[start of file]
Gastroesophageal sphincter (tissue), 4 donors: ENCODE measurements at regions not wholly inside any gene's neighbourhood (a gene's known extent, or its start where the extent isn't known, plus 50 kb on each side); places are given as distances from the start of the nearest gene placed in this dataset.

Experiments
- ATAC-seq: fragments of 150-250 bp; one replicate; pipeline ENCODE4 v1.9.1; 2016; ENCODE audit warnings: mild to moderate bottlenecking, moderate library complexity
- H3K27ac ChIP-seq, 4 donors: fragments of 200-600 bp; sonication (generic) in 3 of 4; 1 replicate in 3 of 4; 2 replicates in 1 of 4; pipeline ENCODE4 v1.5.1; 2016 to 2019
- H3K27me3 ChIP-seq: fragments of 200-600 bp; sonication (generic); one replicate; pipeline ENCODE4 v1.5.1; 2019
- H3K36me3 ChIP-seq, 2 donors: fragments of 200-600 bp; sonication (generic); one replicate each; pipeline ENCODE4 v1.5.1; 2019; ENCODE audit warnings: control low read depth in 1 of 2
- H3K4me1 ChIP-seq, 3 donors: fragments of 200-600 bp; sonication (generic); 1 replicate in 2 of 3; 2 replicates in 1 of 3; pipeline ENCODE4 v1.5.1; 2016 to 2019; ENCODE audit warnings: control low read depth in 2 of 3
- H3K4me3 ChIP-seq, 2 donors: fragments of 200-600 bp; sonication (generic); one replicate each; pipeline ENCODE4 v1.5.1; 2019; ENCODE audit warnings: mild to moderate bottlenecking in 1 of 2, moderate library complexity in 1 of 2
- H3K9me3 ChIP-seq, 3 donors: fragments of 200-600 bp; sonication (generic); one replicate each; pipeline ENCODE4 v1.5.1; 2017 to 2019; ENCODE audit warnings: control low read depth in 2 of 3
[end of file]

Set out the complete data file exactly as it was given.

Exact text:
Gastroesophageal sphincter (tissue), 4 donors: ENCODE measurements at regions not wholly inside any gene's neighbourhood (a gene's known extent, or its start where the extent isn't known, plus 50 kb on each side); places are given as distances from the start of the nearest gene placed in this dataset.

Experiments
- ATAC-seq: fragments of 150-250 bp; one replicate; pipeline ENCODE4 v1.9.1; 2016; ENCODE audit warnings: mild to moderate bottlenecking, moderate library complexity
- H3K27ac ChIP-seq, 4 donors: fragments of 200-600 bp; sonication (generic) in 3 of 4; 1 replicate in 3 of 4; 2 replicates in 1 of 4; pipeline ENCODE4 v1.5.1; 2016 to 2019
- H3K27me3 ChIP-seq: fragments of 200-600 bp; sonication (generic); one replicate; pipeline ENCODE4 v1.5.1; 2019
- H3K36me3 ChIP-seq, 2 donors: fragments of 200-600 bp; sonication (generic); one replicate each; pipeline ENCODE4 v1.5.1; 2019; ENCODE audit warnings: control low read depth in 1 of 2
- H3K4me1 ChIP-seq, 3 donors: fragments of 200-600 bp; sonication (generic); 1 replicate in 2 of 3; 2 replicates in 1 of 3; pipeline ENCODE4 v1.5.1; 2016 to 2019; ENCODE audit warnings: control low read depth in 2 of 3
- H3K4me3 ChIP-seq, 2 donors: fragments of 200-600 bp; sonication (generic); one replicate each; pipeline ENCODE4 v1.5.1; 2019; ENCODE audit warnings: mild to moderate bottlenecking in 1 of 2, moderate library complexity in 1 of 2
- H3K9me3 ChIP-seq, 3 donors: fragments of 200-600 bp; sonication (generic); one replicate each; pipeline ENCODE4 v1.5.1; 2017 to 2019; ENCODE audit warnings: control low read depth in 2 of 3